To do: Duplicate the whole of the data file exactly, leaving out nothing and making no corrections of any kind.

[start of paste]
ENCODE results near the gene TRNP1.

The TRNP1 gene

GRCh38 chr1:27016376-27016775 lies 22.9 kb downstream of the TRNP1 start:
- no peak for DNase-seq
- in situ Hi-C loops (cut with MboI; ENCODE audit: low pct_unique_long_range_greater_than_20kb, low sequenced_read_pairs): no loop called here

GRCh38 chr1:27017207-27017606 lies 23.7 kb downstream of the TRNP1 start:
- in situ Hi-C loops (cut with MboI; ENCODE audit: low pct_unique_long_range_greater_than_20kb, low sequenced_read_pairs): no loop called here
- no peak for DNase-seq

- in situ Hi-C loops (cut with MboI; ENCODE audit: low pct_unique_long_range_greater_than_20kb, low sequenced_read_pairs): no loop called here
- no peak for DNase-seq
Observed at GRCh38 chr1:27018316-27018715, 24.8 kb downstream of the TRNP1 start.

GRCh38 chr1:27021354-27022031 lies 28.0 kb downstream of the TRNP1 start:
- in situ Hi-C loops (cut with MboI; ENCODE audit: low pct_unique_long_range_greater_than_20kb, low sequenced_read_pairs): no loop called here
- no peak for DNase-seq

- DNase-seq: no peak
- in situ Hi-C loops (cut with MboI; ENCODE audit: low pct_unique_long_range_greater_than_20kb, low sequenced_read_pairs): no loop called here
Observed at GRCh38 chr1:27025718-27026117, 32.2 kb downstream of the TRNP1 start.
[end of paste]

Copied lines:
ENCODE results near the gene TRNP1.

The TRNP1 gene

GRCh38 chr1:27016376-27016775 lies 22.9 kb downstream of the TRNP1 start:
- no peak for DNase-seq
- in situ Hi-C loops (cut with MboI; ENCODE audit: low pct_unique_long_range_greater_than_20kb, low sequenced_read_pairs): no loop called here

GRCh38 chr1:27017207-27017606 lies 23.7 kb downstream of the TRNP1 start:
- in situ Hi-C loops (cut with MboI; ENCODE audit: low pct_unique_long_range_greater_than_20kb, low sequenced_read_pairs): no loop called here
- no peak for DNase-seq

- in situ Hi-C loops (cut with MboI; ENCODE audit: low pct_unique_long_range_greater_than_20kb, low sequenced_read_pairs): no loop called here
- no peak for DNase-seq
Observed at GRCh38 chr1:27018316-27018715, 24.8 kb downstream of the TRNP1 start.

GRCh38 chr1:27021354-27022031 lies 28.0 kb downstream of the TRNP1 start:
- in situ Hi-C loops (cut with MboI; ENCODE audit: low pct_unique_long_range_greater_than_20kb, low sequenced_read_pairs): no loop called here
- no peak for DNase-seq

- DNase-seq: no peak
- in situ Hi-C loops (cut with MboI; ENCODE audit: low pct_unique_long_range_greater_than_20kb, low sequenced_read_pairs): no loop called here
Observed at GRCh38 chr1:27025718-27026117, 32.2 kb downstream of the TRNP1 start.